Born of a Taiwanese family, my parents sought a better future for my siblings and I. In a politically unstable generation where Mainland China breathed down the Republic’s neck with frequent missile testings, families with the means immigrated out of the island in search of better opportunities.
After spending a three-year stint in Australia, we moved back to Taiwan, but I was placed in an international school for the remainder of my childhood. This made me different from local Taiwanese kids, growing up with a Western education and expat peers, speaking fluent English and a basic command of Chinese.
I hardly remember much of my Passport culture, having only spent my upper elementary years in Australia. Despite the fact that I learned pennies, nickels and dimes in math class, memorized the Gettysburg address in history, and read American classics like Huckleberry Finn in school, I had never touched ground on American soil until age 18.
I am a TCK—a Third Culture Kid. A label for those who don’t belong.
We are meant to belong. So when we don’t, we act like we do. I learned how to shape shift into whatever context I found myself in. With my Taiwanese family, I drew on cultural mores I learned from my Chinese storybooks, and spouted pop cultural references from Taiwanese variety shows. At school, I spoke English, perfectly imitating the American accent of my teachers and peers. This chameleon-like ability became fully integrated into my cultural identity. I learned how to live a partial story.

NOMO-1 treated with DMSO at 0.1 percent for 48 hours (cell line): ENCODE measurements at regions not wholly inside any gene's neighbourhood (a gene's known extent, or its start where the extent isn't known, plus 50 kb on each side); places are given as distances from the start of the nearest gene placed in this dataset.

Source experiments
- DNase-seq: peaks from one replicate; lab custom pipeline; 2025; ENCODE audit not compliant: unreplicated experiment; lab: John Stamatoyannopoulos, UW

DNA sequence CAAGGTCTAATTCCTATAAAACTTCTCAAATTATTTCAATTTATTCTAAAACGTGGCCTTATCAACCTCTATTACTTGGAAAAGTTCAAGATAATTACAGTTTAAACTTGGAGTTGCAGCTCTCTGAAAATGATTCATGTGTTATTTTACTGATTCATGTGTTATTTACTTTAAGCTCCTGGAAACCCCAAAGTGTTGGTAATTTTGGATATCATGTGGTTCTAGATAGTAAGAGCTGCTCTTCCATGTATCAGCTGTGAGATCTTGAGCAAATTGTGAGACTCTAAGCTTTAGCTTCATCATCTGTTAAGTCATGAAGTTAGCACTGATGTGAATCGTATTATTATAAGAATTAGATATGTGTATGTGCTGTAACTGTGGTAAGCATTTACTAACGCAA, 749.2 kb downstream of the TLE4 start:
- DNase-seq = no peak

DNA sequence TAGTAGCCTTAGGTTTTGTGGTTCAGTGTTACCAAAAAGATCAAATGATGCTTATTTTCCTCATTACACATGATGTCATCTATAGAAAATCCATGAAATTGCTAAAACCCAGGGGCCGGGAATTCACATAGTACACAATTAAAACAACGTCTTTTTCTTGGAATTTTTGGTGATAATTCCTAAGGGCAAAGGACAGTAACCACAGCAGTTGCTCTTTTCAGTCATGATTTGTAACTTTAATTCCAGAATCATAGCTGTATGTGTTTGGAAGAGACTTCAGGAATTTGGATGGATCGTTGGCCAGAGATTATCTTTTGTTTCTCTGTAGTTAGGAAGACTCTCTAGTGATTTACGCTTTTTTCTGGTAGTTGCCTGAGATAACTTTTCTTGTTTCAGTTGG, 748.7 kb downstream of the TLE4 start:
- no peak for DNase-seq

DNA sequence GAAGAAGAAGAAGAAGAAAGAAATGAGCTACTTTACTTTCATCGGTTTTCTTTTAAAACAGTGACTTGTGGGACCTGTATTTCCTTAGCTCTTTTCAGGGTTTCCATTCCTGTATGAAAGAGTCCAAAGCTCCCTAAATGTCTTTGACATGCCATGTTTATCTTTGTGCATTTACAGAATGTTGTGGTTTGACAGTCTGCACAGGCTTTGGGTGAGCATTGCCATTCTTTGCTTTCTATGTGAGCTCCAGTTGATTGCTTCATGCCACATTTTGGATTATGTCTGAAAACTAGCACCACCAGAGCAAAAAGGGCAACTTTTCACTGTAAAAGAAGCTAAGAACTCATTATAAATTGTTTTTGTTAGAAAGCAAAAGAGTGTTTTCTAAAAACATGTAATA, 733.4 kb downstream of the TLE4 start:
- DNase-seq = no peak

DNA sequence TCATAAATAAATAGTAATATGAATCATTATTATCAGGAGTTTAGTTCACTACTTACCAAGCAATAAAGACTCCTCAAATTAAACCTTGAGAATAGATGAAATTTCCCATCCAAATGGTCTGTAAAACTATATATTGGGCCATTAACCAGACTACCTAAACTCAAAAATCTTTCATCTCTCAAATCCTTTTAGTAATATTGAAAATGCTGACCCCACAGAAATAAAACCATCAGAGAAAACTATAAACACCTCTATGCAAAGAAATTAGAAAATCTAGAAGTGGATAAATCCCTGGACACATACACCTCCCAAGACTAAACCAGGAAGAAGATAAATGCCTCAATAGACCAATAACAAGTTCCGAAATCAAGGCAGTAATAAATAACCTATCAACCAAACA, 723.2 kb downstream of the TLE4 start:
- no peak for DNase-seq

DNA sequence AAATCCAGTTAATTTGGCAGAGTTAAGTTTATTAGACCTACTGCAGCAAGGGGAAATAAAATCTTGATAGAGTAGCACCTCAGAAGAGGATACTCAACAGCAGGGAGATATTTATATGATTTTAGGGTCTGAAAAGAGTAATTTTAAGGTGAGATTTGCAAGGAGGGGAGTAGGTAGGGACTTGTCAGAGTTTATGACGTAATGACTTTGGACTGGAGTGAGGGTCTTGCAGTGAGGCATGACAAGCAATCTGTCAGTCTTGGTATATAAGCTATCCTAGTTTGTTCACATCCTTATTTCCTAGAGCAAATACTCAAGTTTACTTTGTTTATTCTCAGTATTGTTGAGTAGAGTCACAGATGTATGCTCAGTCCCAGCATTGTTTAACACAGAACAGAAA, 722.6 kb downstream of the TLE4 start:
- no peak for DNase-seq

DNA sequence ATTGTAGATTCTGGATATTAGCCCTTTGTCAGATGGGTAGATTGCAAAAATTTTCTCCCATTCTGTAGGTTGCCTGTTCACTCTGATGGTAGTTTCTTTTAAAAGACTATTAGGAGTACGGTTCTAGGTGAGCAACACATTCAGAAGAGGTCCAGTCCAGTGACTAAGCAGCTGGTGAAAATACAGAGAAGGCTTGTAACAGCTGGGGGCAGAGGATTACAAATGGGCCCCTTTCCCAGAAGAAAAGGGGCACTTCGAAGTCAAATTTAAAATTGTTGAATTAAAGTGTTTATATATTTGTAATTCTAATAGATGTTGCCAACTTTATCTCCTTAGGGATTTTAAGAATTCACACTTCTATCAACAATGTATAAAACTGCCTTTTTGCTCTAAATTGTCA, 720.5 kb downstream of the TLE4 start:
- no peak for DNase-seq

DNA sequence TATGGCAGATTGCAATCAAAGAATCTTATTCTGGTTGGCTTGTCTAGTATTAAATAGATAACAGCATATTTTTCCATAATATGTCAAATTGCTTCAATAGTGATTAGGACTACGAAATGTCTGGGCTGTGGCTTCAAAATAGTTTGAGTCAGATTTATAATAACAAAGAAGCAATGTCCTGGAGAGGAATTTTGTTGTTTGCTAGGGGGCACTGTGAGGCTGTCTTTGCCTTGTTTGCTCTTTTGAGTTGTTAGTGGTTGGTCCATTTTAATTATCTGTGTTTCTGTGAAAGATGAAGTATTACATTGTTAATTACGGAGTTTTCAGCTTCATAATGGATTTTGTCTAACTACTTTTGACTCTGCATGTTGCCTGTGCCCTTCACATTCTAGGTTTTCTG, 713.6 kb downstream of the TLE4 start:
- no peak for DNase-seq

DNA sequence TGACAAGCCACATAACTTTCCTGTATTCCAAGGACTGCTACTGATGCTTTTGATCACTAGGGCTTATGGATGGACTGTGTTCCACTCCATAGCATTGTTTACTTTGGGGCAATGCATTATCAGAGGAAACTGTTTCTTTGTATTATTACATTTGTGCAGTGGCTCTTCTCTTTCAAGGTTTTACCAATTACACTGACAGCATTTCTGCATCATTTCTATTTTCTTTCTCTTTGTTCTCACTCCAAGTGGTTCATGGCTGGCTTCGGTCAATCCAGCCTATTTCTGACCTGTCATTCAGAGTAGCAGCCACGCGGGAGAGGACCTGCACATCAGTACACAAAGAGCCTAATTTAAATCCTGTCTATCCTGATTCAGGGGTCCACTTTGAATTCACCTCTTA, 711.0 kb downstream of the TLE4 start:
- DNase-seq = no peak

Moving to America for college only multiplied the number of ways I didn’t belong. Unlike my fellow international students, I could speak flawless English. I am most often mistaken for being Asian American, yet I do not carry the same history as my Asian friends. As a missionary convert, I discovered the face of evangelical Christianity in the WASP dominant Christian College I attended and it looked fair-skinned, blue-eyed and blond. I worshipped with brothers and sisters who shared none of my history and culture. I continue to cope with life on the fringe.
I was terribly lonely those first years in a strange land overseas. Meaningful connections require common ground, so I made the initiative to become like my peers. I learned to say, “hey, how are you?” in passing (after realizing many people didn’t actually mean for an in-depth analysis of my current state of being).
I figured out how to stay busy, because having a full schedule was cool in America. I never did get into the wasteful food fights in the cafeteria—even the Americanized version of me didn’t enjoy mess. I learned becoming like other people made them more comfortable, so I hid my foreign stories for a chance at building relationships. Before long, I had amassed many friends, but something about our relationships were off-kilter, lacking substance and depth.
It was because our conversations became one-sided. It was easier for me to just pretend I shared everyone else’s worldview because 1) it was less cumbersome to not have to breakdown the nuances of every differing perspective, and 2) it was less painful to avoid facing misunderstanding and worse, indifference.